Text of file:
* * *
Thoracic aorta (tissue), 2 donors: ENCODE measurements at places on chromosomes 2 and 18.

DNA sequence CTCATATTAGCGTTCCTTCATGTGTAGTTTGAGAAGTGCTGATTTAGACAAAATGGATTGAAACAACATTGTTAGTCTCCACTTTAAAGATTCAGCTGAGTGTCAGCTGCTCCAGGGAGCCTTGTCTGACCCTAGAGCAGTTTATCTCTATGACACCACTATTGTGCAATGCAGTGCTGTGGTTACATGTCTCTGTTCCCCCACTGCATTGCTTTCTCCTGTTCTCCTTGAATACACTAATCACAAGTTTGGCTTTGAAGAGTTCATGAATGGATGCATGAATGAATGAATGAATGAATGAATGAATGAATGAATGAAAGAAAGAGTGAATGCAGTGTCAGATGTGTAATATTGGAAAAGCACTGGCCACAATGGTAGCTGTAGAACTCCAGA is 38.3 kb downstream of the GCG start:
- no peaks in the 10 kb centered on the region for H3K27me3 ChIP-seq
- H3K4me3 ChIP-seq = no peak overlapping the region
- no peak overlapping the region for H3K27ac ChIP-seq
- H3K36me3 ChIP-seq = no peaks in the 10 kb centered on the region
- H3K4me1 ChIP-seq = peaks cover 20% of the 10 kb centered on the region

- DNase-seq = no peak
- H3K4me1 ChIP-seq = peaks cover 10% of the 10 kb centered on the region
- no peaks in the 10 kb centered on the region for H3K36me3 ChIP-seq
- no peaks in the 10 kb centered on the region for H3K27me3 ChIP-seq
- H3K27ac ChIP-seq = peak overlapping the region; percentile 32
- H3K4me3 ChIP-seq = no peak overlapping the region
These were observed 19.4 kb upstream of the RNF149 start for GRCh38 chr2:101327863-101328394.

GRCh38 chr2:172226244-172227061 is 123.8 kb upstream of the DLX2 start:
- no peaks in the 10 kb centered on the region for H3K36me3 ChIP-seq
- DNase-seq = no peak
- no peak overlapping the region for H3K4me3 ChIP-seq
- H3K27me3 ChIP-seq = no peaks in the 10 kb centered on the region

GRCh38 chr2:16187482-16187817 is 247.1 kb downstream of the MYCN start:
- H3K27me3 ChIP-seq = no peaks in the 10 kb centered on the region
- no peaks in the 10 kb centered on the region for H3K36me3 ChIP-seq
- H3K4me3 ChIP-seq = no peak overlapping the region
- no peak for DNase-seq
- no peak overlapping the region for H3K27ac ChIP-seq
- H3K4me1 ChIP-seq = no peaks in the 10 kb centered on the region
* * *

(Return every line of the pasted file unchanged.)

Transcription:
Thoracic aorta (tissue), 2 donors: ENCODE measurements at places on chromosomes 2 and 18.

DNA sequence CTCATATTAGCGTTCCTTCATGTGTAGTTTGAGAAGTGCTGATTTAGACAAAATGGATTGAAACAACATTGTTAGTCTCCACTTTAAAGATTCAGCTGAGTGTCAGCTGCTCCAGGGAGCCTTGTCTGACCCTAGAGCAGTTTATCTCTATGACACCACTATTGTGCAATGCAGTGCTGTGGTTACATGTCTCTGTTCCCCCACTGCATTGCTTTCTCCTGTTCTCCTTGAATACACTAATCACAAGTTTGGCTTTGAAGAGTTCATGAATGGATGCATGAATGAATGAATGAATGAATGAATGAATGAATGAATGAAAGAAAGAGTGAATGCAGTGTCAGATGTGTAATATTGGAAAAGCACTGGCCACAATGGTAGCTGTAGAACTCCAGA is 38.3 kb downstream of the GCG start:
- no peaks in the 10 kb centered on the region for H3K27me3 ChIP-seq
- H3K4me3 ChIP-seq = no peak overlapping the region
- no peak overlapping the region for H3K27ac ChIP-seq
- H3K36me3 ChIP-seq = no peaks in the 10 kb centered on the region
- H3K4me1 ChIP-seq = peaks cover 20% of the 10 kb centered on the region

- DNase-seq = no peak
- H3K4me1 ChIP-seq = peaks cover 10% of the 10 kb centered on the region
- no peaks in the 10 kb centered on the region for H3K36me3 ChIP-seq
- no peaks in the 10 kb centered on the region for H3K27me3 ChIP-seq
- H3K27ac ChIP-seq = peak overlapping the region; percentile 32
- H3K4me3 ChIP-seq = no peak overlapping the region
These were observed 19.4 kb upstream of the RNF149 start for GRCh38 chr2:101327863-101328394.

GRCh38 chr2:172226244-172227061 is 123.8 kb upstream of the DLX2 start:
- no peaks in the 10 kb centered on the region for H3K36me3 ChIP-seq
- DNase-seq = no peak
- no peak overlapping the region for H3K4me3 ChIP-seq
- H3K27me3 ChIP-seq = no peaks in the 10 kb centered on the region

GRCh38 chr2:16187482-16187817 is 247.1 kb downstream of the MYCN start:
- H3K27me3 ChIP-seq = no peaks in the 10 kb centered on the region
- no peaks in the 10 kb centered on the region for H3K36me3 ChIP-seq
- H3K4me3 ChIP-seq = no peak overlapping the region
- no peak for DNase-seq
- no peak overlapping the region for H3K27ac ChIP-seq
- H3K4me1 ChIP-seq = no peaks in the 10 kb centered on the region